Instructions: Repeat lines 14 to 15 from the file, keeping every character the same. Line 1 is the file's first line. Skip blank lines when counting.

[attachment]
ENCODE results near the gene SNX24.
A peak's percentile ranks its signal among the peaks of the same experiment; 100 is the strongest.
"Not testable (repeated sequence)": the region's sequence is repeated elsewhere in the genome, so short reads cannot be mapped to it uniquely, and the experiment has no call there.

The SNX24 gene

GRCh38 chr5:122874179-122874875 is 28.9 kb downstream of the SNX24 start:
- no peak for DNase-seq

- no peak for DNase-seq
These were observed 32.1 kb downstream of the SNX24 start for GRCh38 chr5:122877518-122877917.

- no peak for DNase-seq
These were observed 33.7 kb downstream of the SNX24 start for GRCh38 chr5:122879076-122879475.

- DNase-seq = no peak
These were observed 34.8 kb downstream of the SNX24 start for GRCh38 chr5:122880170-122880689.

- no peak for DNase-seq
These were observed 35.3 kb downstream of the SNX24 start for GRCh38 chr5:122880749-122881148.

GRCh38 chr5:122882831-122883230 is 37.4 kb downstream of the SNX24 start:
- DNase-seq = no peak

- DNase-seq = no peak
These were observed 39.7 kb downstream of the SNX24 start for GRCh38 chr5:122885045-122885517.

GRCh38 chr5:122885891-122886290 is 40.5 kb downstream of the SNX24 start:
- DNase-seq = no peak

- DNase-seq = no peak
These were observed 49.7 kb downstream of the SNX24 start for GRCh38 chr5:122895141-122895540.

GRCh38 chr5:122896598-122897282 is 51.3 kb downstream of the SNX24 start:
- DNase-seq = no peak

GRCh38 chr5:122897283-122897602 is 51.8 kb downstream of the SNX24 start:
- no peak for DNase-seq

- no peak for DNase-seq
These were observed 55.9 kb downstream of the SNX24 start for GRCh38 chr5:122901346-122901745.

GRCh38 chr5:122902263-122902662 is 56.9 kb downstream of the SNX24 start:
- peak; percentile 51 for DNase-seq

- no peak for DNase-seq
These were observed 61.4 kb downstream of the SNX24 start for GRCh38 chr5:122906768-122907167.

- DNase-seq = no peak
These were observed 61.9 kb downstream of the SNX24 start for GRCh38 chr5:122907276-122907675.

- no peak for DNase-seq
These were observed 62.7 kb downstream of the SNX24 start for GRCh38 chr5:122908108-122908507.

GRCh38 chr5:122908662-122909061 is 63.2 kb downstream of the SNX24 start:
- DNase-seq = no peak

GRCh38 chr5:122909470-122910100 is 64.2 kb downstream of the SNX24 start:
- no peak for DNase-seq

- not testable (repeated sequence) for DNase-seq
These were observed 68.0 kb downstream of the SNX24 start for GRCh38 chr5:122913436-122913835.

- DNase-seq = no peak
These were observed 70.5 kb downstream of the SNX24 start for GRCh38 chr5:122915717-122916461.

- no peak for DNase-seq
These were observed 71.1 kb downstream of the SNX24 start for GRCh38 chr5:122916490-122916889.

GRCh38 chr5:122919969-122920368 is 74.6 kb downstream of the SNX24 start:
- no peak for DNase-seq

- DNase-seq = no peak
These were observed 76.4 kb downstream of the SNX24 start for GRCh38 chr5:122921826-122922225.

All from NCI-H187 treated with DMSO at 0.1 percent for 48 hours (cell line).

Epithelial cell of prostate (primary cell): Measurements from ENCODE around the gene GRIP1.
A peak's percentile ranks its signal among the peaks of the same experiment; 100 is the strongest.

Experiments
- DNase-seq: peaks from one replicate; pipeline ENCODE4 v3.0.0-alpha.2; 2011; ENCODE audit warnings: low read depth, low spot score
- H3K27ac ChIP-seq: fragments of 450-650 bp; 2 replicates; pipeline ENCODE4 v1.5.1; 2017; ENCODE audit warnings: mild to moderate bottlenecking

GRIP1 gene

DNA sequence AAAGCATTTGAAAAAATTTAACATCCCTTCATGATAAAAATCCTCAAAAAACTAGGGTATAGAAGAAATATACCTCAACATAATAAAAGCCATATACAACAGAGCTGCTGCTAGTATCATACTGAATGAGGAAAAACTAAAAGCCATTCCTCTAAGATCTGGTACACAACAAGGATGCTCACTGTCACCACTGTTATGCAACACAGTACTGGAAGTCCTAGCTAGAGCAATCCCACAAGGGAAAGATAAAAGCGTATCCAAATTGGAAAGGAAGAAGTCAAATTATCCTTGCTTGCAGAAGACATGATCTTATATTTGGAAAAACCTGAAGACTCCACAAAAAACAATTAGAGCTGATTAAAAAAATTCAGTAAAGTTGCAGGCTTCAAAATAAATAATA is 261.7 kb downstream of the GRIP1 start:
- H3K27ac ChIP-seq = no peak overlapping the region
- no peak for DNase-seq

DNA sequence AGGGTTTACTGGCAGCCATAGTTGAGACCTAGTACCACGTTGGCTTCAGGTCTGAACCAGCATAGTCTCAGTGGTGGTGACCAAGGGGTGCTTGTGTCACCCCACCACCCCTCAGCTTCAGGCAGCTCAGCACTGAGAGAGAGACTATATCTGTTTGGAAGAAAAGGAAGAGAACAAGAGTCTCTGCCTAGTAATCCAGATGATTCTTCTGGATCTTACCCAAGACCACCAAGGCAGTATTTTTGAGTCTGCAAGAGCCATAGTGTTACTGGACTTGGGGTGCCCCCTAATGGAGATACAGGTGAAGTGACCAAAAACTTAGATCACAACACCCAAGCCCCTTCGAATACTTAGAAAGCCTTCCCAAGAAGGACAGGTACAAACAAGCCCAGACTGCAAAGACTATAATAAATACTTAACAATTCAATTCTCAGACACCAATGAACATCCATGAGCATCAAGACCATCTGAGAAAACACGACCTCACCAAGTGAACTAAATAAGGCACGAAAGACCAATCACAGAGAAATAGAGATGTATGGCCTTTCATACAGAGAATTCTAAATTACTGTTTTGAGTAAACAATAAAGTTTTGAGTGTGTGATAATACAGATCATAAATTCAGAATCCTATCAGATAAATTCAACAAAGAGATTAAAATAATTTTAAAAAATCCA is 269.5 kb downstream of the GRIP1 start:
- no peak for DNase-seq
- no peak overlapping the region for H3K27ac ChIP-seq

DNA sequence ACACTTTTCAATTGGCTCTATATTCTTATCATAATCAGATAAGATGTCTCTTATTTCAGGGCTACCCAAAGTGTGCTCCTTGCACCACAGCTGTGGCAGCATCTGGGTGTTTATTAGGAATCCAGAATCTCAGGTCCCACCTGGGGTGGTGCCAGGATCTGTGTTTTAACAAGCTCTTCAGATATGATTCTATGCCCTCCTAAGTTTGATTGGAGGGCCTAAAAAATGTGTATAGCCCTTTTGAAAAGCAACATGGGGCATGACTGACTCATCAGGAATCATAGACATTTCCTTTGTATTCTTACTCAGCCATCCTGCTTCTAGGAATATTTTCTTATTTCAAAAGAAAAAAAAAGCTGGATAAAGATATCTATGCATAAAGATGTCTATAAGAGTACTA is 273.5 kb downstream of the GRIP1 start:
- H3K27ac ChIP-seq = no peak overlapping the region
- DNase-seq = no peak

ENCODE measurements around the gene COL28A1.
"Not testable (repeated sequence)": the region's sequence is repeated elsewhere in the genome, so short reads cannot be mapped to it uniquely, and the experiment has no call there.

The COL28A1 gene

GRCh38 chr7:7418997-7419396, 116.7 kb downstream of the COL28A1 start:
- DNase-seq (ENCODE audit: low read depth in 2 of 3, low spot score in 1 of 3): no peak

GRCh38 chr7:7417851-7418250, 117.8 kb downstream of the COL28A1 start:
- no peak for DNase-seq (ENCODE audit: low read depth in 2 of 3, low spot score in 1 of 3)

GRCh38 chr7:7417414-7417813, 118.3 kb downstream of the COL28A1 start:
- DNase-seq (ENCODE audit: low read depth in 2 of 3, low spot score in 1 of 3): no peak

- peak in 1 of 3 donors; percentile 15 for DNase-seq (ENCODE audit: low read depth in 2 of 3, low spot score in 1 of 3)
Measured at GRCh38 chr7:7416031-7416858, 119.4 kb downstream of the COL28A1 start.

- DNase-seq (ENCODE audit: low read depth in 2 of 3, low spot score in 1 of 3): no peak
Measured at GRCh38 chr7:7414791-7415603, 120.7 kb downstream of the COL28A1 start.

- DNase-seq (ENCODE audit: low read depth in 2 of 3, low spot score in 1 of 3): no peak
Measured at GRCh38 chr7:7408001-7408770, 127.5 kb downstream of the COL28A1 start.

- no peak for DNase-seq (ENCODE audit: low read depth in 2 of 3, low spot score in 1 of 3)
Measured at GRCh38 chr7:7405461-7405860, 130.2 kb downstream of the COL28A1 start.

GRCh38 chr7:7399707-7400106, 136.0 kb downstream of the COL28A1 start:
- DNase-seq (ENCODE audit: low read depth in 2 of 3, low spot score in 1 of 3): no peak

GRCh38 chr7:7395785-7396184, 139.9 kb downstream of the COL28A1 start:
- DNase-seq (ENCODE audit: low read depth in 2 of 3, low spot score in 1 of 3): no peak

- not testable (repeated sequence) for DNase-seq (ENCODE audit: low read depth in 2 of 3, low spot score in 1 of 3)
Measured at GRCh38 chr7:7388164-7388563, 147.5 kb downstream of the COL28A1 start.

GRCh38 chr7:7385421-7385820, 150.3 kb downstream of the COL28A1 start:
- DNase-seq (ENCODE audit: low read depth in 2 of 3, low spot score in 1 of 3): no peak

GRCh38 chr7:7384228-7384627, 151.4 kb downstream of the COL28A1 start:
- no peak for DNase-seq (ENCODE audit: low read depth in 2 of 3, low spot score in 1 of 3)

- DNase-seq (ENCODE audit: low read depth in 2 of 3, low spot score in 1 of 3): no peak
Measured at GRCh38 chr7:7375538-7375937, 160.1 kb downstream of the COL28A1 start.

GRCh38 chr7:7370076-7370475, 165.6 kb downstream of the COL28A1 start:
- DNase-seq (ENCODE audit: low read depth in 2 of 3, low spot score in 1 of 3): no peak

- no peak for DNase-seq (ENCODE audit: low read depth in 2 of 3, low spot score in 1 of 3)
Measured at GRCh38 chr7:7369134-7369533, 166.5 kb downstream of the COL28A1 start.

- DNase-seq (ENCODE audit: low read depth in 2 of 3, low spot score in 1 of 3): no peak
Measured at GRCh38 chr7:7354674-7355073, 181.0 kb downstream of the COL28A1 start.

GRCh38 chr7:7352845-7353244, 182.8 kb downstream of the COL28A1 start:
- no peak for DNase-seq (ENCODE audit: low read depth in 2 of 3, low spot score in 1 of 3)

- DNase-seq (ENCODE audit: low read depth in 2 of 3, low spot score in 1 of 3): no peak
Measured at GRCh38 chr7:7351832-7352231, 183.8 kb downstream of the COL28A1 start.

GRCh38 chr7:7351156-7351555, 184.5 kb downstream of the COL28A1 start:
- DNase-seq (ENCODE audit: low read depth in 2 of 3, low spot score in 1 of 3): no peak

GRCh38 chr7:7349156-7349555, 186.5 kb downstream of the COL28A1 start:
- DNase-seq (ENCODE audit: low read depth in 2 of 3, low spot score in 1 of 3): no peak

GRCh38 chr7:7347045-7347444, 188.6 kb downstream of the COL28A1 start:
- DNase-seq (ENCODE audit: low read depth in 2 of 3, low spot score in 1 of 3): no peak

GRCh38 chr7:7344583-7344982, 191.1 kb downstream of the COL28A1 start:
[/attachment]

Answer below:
These were observed 35.3 kb downstream of the SNX24 start for GRCh38 chr5:122880749-122881148.

GRCh38 chr5:122882831-122883230 is 37.4 kb downstream of the SNX24 start: